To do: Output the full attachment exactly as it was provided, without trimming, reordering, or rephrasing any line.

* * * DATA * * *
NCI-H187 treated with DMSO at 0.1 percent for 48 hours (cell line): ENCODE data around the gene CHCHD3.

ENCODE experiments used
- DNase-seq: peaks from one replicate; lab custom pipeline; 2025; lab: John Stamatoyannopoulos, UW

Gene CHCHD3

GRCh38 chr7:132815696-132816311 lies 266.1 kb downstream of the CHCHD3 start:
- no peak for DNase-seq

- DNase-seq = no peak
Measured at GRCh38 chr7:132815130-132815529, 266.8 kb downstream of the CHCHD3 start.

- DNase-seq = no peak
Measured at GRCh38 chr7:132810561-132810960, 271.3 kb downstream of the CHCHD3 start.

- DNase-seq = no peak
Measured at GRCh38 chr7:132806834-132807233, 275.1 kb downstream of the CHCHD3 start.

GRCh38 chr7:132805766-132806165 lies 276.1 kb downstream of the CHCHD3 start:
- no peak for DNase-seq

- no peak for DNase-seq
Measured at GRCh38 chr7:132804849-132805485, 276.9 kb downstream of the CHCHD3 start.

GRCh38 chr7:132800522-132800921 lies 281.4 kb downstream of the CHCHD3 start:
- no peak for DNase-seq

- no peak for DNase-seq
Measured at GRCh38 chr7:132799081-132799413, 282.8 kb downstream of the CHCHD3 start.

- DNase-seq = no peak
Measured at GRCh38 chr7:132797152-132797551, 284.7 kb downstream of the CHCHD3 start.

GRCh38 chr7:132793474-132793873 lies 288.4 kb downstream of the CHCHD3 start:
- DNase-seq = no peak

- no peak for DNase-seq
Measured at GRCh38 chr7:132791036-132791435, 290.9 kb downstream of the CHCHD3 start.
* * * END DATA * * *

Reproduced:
NCI-H187 treated with DMSO at 0.1 percent for 48 hours (cell line): ENCODE data around the gene CHCHD3.

ENCODE experiments used
- DNase-seq: peaks from one replicate; lab custom pipeline; 2025; lab: John Stamatoyannopoulos, UW

Gene CHCHD3

GRCh38 chr7:132815696-132816311 lies 266.1 kb downstream of the CHCHD3 start:
- no peak for DNase-seq

- DNase-seq = no peak
Measured at GRCh38 chr7:132815130-132815529, 266.8 kb downstream of the CHCHD3 start.

- DNase-seq = no peak
Measured at GRCh38 chr7:132810561-132810960, 271.3 kb downstream of the CHCHD3 start.

- DNase-seq = no peak
Measured at GRCh38 chr7:132806834-132807233, 275.1 kb downstream of the CHCHD3 start.

GRCh38 chr7:132805766-132806165 lies 276.1 kb downstream of the CHCHD3 start:
- no peak for DNase-seq

- no peak for DNase-seq
Measured at GRCh38 chr7:132804849-132805485, 276.9 kb downstream of the CHCHD3 start.

GRCh38 chr7:132800522-132800921 lies 281.4 kb downstream of the CHCHD3 start:
- no peak for DNase-seq

- no peak for DNase-seq
Measured at GRCh38 chr7:132799081-132799413, 282.8 kb downstream of the CHCHD3 start.

- DNase-seq = no peak
Measured at GRCh38 chr7:132797152-132797551, 284.7 kb downstream of the CHCHD3 start.

GRCh38 chr7:132793474-132793873 lies 288.4 kb downstream of the CHCHD3 start:
- DNase-seq = no peak

- no peak for DNase-seq
Measured at GRCh38 chr7:132791036-132791435, 290.9 kb downstream of the CHCHD3 start.